Edith/Maddie here, with our fourth August Wicked Wednesday.
We are still in what we think of as full summer. School hasn’t started yet in Massachusetts. People are still going to the beach, having cookouts, wearing white and drinking gin and tonics, and relaxing in the warmth of the season. But, alas, dear readers, we’re closer to the fall equinox than the summer solstice. The light in New England makes sure we know it, too: sunrise today is at 6:59, and sunset at 7:31. The sun slants more, and the air changes.
Halloween Party Murder, the collection Barb has her novella “Scared Off” in, released in paperback yesterday, and congratulations, by the way! And that also got me thinking about the fall even while we’re still enjoying the activities and fruits of summer.
Wickeds, would you rather write about the summer or the fall? Which books have you set in August and which in September, October, or November? Did it change the way you wrote? Which season do you prefer for yourself?
Liz: I love both! They’re both my favorite seasons. My Pawsitively Organic Mystery A Biscuit, A Casket is set in October around Halloween, and the Cat Cafe Mystery The Tell Tail Heart is a November book. Claws for Alarm is a summer book. And I’m currently working on the newest Cat Cafe Mystery, which will be another Halloween setting.
Barb: My Maine Clambake books are about a very seasonal place and business, so it makes a huge difference which time of year I’m writing about. The novels that take place during the clambake season are full of sun and fun and great food, though Julia finds it challenging to find time to solve a mystery. The stories in the off-season are better for sleuthing but without the tourists and snowbirds, there are fewer victims available. The novellas are tied to holidays, all of them in the off-season, and I particularly love the challenge of writing those stories.
Julie: The five books in the Garden Squad take place in one calendar year. May/June, August, October, December, May/June. One would think that writing books that center on gardening would be harder in the fall/winter, but I loved writing Wreathing Havoc and Digging Up the Remains. Lilly, after all, has a greenhouse. The spring season for gardening is the time of opportunity. Late summer, which is when Tilling the Truth takes place, is always hot and often dry. My other books mostly took place in the fall and winter, so I suspect that may be my favorite time of year to write about.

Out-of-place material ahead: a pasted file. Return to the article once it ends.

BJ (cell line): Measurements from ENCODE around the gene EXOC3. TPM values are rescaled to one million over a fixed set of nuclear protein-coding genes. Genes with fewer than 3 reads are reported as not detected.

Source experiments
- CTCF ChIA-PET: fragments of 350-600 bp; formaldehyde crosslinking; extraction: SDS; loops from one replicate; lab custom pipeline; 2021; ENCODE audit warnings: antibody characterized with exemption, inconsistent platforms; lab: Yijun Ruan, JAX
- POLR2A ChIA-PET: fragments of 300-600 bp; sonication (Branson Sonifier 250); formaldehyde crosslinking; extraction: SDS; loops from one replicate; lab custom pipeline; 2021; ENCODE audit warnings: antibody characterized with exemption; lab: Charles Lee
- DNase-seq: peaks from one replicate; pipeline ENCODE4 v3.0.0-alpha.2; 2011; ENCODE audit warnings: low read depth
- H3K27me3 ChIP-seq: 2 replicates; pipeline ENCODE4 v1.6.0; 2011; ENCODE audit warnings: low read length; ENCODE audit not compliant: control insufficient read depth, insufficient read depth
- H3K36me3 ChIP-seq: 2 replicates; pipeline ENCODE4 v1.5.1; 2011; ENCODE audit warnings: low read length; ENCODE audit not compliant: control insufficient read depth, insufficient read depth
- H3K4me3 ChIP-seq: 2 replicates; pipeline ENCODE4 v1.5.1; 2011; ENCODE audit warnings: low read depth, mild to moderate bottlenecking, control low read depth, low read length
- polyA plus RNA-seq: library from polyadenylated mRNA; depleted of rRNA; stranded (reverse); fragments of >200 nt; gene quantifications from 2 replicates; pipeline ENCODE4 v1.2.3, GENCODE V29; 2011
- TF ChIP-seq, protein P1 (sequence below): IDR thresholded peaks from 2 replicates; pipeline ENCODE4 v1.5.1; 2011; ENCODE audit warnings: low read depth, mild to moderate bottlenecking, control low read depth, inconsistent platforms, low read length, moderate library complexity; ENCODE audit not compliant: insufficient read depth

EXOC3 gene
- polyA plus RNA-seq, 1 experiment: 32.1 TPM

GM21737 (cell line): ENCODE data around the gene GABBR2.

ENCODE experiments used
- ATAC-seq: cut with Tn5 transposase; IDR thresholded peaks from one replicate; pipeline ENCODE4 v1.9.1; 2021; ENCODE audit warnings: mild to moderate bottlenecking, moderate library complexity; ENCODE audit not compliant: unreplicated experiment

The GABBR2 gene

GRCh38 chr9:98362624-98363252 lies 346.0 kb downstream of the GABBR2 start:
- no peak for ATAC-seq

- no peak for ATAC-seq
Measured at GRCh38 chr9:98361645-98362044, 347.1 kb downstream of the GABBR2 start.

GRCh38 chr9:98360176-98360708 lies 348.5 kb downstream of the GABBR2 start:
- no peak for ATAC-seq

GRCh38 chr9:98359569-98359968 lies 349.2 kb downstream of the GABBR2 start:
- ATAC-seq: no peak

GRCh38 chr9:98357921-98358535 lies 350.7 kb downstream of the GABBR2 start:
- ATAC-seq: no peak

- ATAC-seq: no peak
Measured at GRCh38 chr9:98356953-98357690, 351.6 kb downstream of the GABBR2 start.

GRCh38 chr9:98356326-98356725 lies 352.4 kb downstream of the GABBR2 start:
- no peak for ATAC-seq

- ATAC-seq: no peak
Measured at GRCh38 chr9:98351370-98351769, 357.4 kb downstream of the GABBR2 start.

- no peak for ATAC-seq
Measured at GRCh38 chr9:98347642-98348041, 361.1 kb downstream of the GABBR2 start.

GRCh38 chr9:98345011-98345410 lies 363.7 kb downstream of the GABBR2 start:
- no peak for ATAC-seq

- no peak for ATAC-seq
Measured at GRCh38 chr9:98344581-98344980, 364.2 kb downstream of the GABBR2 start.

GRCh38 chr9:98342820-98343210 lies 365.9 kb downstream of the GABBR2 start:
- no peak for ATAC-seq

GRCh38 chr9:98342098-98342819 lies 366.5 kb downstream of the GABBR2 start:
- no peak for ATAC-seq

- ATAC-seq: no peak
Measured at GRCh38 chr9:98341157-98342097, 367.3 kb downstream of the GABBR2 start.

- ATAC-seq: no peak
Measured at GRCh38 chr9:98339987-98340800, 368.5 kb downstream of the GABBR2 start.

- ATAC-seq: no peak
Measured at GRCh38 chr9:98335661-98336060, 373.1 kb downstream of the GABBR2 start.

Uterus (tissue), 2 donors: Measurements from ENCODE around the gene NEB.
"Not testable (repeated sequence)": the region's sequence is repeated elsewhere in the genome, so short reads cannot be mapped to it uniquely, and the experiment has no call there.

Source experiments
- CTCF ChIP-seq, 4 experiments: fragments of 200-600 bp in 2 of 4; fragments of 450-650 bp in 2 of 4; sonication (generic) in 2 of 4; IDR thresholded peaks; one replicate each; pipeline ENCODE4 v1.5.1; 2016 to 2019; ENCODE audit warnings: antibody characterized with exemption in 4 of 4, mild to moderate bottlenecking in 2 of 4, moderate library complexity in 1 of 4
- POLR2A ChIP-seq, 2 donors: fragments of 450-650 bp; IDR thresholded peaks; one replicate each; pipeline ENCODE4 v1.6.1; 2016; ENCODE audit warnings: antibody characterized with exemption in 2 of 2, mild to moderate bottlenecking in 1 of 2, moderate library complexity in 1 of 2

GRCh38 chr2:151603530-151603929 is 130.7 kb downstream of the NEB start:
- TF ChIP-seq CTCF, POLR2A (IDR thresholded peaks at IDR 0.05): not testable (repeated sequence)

Sherry: Like Julie, both my series follow calendar years. Each of the four Chloe books is in a different season which follow the local seasons — summer is the busiest, fall the quietest, winter is snowbird season, and then it’s spring break season. The garage sale books take place over two years with more of them in the spring/summer/fall because of the nature of the business. I don’t have a preference as far as writing in a season, but I do love fall personally!
Edith/Maddie: I’ve set books in each season all around the year in each of my series. Like Barb, my Local Foods mysteries were seasonally tied to what’s growing on the farm and how much time Cam has to deal with murder, and the Cozy Capers Book Group Mysteries are connected to which tourist season it is on Cape Cod. It’s a bit hard for me to write in the summer, because I love being outside so much, but I do it anyway! And it’s as fun to write a blizzard scene when you’re sweltering in July heat as it is taking your characters to the beach when it’s snowing outside your office.
Jessie: I agree with Edith that it can be such fun to “visit” another season while living in another one. My last Beryl and Edwina book was set in August and the one I am writing at present is set in late September/early October. I tend to enjoy writing books set in any season but often the story springs from research that ends up guiding when the novel will take place. Like Sherry, I love autumn in real life!
Readers: Do you have favorite seasons to read about, or to read in?